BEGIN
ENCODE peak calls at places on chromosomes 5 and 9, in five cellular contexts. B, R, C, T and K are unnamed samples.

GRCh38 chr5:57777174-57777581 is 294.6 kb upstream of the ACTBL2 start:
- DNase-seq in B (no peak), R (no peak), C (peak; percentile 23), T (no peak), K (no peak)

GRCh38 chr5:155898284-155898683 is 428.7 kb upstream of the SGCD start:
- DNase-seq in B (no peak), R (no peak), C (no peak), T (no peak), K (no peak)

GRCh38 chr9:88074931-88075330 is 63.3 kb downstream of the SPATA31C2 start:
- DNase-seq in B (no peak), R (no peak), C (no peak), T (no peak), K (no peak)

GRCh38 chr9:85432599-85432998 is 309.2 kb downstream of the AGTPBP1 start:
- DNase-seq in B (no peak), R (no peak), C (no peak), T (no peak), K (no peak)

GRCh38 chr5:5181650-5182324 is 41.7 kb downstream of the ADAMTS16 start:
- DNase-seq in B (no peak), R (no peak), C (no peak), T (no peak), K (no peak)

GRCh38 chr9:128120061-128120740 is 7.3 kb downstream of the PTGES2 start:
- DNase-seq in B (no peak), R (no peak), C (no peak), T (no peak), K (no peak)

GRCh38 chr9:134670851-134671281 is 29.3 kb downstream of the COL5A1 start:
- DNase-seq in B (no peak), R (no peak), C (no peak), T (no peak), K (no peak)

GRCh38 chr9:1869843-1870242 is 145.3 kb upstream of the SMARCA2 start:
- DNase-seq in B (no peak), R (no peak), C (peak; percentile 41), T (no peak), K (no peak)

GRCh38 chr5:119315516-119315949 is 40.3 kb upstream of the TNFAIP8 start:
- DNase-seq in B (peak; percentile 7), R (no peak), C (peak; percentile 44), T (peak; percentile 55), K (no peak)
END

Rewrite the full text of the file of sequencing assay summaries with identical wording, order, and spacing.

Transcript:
ENCODE peak calls at places on chromosomes 5 and 9, in five cellular contexts. B, R, C, T and K are unnamed samples.

GRCh38 chr5:57777174-57777581 is 294.6 kb upstream of the ACTBL2 start:
- DNase-seq in B (no peak), R (no peak), C (peak; percentile 23), T (no peak), K (no peak)

GRCh38 chr5:155898284-155898683 is 428.7 kb upstream of the SGCD start:
- DNase-seq in B (no peak), R (no peak), C (no peak), T (no peak), K (no peak)

GRCh38 chr9:88074931-88075330 is 63.3 kb downstream of the SPATA31C2 start:
- DNase-seq in B (no peak), R (no peak), C (no peak), T (no peak), K (no peak)

GRCh38 chr9:85432599-85432998 is 309.2 kb downstream of the AGTPBP1 start:
- DNase-seq in B (no peak), R (no peak), C (no peak), T (no peak), K (no peak)

GRCh38 chr5:5181650-5182324 is 41.7 kb downstream of the ADAMTS16 start:
- DNase-seq in B (no peak), R (no peak), C (no peak), T (no peak), K (no peak)

GRCh38 chr9:128120061-128120740 is 7.3 kb downstream of the PTGES2 start:
- DNase-seq in B (no peak), R (no peak), C (no peak), T (no peak), K (no peak)

GRCh38 chr9:134670851-134671281 is 29.3 kb downstream of the COL5A1 start:
- DNase-seq in B (no peak), R (no peak), C (no peak), T (no peak), K (no peak)

GRCh38 chr9:1869843-1870242 is 145.3 kb upstream of the SMARCA2 start:
- DNase-seq in B (no peak), R (no peak), C (peak; percentile 41), T (no peak), K (no peak)

GRCh38 chr5:119315516-119315949 is 40.3 kb upstream of the TNFAIP8 start:
- DNase-seq in B (peak; percentile 7), R (no peak), C (peak; percentile 44), T (peak; percentile 55), K (no peak)